The growing township of Esquimalt is now without a bank.
“With the bank leaving, it’s just another thing in Esquimalt that’s gone away, so it’s kind of sad,” Debbie Cooper, 55, who was born and raised in Esquimalt.
“As far as I know, there is no bank in Esquimalt nor Vic West, so it’s hard for people who can’t drive or are handicapped or anything,” Eva, a senior, told CHEK News.
The RBC Bank, which called Esquimalt Plaza home, is moving its location to Uptown. Esquimalt’s mayor says the bank’s move happened quickly, but RBC is looking at alternative replacements.
“It is going to be a bumpy ride right now,” Esquimalt Mayor Barb Desjardins admitted. “The Royal Bank has committed to putting in a full-service kiosk. They just have yet to identify the space in Esquimalt.”
Desjardins believes that it’s only a matter of time before another brick-and-mortar bank will open in Esquimalt, offering the personal touch many have come to rely on.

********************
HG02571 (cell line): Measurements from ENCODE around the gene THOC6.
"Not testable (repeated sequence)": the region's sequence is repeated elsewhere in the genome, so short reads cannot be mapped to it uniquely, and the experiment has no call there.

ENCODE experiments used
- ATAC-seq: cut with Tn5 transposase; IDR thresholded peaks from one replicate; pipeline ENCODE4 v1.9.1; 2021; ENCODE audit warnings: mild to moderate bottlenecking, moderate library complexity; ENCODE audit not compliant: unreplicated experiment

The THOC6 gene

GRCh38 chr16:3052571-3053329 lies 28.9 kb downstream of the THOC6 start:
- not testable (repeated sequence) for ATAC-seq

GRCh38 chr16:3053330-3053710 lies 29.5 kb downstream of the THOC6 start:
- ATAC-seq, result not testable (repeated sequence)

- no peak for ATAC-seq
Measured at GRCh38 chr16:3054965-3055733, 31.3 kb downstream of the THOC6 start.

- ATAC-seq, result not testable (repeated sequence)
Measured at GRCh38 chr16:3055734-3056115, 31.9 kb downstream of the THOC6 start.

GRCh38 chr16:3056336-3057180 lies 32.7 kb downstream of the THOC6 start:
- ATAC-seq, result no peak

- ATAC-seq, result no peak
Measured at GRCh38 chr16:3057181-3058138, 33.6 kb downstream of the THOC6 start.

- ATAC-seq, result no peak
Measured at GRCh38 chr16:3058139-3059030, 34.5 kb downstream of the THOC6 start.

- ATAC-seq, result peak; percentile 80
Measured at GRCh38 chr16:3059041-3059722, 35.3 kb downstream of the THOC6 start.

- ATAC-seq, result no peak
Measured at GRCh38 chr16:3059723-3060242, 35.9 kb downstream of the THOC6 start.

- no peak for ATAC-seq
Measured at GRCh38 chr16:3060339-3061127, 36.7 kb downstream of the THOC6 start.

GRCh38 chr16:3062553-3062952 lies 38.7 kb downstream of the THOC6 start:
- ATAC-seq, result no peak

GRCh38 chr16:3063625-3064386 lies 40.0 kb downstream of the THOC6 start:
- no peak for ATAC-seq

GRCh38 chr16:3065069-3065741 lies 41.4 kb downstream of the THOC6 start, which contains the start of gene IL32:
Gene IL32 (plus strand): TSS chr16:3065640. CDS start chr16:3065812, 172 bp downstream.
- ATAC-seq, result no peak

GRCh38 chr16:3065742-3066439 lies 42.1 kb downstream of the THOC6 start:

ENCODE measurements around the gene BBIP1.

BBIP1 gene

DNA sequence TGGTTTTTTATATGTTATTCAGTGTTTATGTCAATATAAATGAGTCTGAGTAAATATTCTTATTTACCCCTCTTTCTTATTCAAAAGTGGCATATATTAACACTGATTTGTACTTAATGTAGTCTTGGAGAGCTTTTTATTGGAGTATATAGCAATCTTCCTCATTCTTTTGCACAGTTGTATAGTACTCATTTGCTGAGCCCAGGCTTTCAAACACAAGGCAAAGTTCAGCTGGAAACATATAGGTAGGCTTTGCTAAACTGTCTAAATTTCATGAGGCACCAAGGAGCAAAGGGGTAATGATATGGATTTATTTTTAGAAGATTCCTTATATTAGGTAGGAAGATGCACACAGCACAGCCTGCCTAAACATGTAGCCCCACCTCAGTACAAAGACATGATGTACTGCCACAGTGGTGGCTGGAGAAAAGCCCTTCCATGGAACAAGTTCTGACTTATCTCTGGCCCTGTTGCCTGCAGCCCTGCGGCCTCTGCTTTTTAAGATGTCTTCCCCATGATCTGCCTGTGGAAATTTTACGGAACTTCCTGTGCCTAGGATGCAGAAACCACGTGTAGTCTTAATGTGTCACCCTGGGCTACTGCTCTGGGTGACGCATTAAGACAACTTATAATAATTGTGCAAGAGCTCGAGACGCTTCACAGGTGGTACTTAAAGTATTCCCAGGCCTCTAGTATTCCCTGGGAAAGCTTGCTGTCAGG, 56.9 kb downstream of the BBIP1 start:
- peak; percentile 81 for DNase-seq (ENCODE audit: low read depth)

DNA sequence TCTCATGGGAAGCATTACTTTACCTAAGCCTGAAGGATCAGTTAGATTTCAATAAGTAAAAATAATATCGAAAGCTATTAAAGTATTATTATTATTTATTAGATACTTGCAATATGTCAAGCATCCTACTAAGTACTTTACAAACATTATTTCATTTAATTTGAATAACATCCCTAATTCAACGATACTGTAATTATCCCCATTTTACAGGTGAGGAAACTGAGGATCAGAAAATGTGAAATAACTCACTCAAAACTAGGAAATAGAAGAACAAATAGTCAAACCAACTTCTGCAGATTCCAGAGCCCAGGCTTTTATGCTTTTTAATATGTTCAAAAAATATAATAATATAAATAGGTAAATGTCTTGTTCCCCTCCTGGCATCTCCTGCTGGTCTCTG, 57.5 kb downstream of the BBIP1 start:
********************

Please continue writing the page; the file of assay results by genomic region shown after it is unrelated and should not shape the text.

“We have been, and I will continue to actively engage with other financial institutions and credit unions because, in my mind, with the growth that’s occurring here, with the number of people who come here every day to go to work and go home, there is a real need and business case for a bank to be here,” said Desjardins.
The family that owns and runs the Esquimalt Bake Shop for the last three decades agrees.
“I think we should need a bank here. Because Esquimalt has grown…and a lot of seniors need a bank,” said Hong Nguyen, who started the business with her husband in the 1990s.
For the last 30 years, the Esquimalt Bake Shop has been cash-only, until this week.
“We’re high-tech now. We got a credit machine,” said Nguyen.
The bank was located right next to the bakery in the Esquimalt Plaza. If customers didn’t have cash, it was easy for them to pop in and take money out.
Without that option, the bakery was forced to rent a credit/debit machine and take on the expenses of paying for each transaction. They say that within the first week of having the machine, their added costs are balanced out by the community’s generosity through tips and say the last thing they want to do is increase prices for their customers.”